You've got quite a bit of learning to do, not to mention taking a course in Political Science 101 to retain correct definitions of ideological points of view. You might want to consider populating that bookshelf, get cracking on a little Walters, a dose of Cruse, a cup of West, a few liters of Fanon, maybe some Frazier, DuBois, Washington, and Asante while you're at it.


And now you malign a member in solid standing here merely because she also questions your motives? If you merely "came correct" you wouldn't be faced with this opposition. You seriously risk giving your site a bad name among a group of black thinkers who might otherwise be interested and active in what you are doing. Does that make sense?

Either become a real member of our community while being honest about your motivations or buy some advertising or something. bsm
Either become a real member of our community while being honest about your motivations or buy some advertising or something---LibDem

I rejected the possibility that this poster was the voice of an entire orgnization.

Why would anyone do that I thought, particularly if the organization was focused on 'black' issues. Clearly, the focus is not, overtly, aligned with African America.

It is disappointing to find not only an organization, but one that is the reflection f the thought, approval, of a legislator of unknown African ancestry who STILL projects himself/herself simply as 'black'.

These postings are editorials having gone throght the process of peer review and journalistic oversight.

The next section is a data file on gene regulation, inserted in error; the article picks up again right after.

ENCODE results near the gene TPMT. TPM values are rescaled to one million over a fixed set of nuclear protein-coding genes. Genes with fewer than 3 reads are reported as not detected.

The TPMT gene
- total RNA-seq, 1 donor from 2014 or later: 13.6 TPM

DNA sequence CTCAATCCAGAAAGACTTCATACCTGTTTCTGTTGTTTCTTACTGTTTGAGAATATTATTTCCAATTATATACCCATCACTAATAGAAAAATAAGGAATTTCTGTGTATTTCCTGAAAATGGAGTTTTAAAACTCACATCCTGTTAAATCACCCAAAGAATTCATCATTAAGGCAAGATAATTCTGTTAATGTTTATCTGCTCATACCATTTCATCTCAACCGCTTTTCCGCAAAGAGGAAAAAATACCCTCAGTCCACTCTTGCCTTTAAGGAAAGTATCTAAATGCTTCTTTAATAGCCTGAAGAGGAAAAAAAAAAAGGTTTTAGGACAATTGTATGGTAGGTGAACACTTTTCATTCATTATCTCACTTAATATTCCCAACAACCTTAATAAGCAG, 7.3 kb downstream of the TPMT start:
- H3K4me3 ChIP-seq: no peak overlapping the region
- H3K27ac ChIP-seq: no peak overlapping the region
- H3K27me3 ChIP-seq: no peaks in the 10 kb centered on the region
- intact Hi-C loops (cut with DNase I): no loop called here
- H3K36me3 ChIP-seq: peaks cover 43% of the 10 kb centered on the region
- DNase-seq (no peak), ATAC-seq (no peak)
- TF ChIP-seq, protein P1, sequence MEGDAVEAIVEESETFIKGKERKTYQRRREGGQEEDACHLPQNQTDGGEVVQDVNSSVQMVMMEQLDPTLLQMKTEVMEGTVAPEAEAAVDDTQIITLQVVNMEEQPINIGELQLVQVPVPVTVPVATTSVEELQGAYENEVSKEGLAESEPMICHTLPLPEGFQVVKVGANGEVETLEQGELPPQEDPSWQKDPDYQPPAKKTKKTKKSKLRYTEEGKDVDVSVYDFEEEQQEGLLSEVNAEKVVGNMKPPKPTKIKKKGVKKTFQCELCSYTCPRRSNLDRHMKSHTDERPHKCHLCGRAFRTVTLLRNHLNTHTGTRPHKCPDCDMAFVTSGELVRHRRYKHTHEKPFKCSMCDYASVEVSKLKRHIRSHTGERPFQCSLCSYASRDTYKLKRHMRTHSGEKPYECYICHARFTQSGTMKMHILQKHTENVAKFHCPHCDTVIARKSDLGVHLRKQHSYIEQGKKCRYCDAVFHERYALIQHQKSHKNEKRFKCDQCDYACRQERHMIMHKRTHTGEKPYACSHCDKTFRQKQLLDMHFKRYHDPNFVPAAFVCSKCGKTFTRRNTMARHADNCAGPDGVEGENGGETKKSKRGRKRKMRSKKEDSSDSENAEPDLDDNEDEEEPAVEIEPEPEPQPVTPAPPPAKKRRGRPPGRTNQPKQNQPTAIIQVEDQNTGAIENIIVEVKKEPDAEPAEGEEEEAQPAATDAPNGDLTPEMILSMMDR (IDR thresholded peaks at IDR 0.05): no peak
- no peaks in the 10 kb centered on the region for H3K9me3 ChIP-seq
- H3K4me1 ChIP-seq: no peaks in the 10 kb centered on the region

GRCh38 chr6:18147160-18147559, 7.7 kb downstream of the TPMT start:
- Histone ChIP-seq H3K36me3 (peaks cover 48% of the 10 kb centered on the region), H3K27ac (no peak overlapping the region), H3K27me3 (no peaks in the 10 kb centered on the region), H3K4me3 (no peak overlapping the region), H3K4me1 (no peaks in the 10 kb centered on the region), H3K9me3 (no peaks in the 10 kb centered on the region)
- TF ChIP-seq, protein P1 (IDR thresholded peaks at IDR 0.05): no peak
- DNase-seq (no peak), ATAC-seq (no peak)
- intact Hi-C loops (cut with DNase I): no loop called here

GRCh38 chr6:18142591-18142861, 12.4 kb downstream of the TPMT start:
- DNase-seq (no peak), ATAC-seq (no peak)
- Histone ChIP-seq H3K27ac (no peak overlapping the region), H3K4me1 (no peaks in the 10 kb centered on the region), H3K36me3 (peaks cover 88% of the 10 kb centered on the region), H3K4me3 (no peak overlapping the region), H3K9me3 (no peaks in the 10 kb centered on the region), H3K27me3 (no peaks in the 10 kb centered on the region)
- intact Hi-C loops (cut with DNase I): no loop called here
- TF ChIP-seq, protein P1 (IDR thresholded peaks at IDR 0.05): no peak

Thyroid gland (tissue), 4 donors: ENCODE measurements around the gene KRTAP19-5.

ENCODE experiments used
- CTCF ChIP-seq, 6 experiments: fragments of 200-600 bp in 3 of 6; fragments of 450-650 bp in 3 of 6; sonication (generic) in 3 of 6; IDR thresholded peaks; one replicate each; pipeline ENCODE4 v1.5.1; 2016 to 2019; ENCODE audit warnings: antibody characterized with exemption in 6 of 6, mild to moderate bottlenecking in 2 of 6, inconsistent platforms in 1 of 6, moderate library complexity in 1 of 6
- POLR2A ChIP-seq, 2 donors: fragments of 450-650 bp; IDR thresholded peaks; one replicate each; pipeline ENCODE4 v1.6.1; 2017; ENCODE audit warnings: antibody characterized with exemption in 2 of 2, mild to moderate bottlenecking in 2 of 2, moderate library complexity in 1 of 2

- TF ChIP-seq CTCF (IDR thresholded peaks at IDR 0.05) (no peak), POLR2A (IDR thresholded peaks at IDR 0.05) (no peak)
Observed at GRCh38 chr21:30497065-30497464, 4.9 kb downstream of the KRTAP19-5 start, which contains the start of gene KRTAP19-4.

Damn, MBM, whose your speech writer.

I support the suggestion that this legislator have the decency to represent himself/herself.

Anonymity is one thing.

Sending a messenger is something else entirely.

Could it be the mountain air??


It's called an intellectual exchange. An attempt to spark good, healthy discussion beyond the narrow confines of antiquated paradigms.---Blackpolicy.org

We appreciate 'intellectual exchange' or you won't be here.

AND...please, please tell me what, exactly, is the 'antiquated paradigms' discussed on the board.

Please don't run and hide, now.

You invited 'intellegent exchange'.

PEACE

Jim Chester
Considering the gravity of this crime and the position this man was in as a trusted congressmen with access to high level government secrets, he SHOULD go to jail. Further more, this story was definitely underreported. Only CNN carried this story live, other TV stations including local affiliates didn't even include this in their top stories. You know FOX covered it for about 1 minute. SO MUCH FOR LIBERAL MEDIA!
I would think that they would've been all over a story like this.
We found AfricanAmerica.org one of the most compelling Black forums in cyberspace. There are some extremely captivating and important conversations taking place. We simply wanted to take part in the fun and include this community in what we've recently developed over the past year.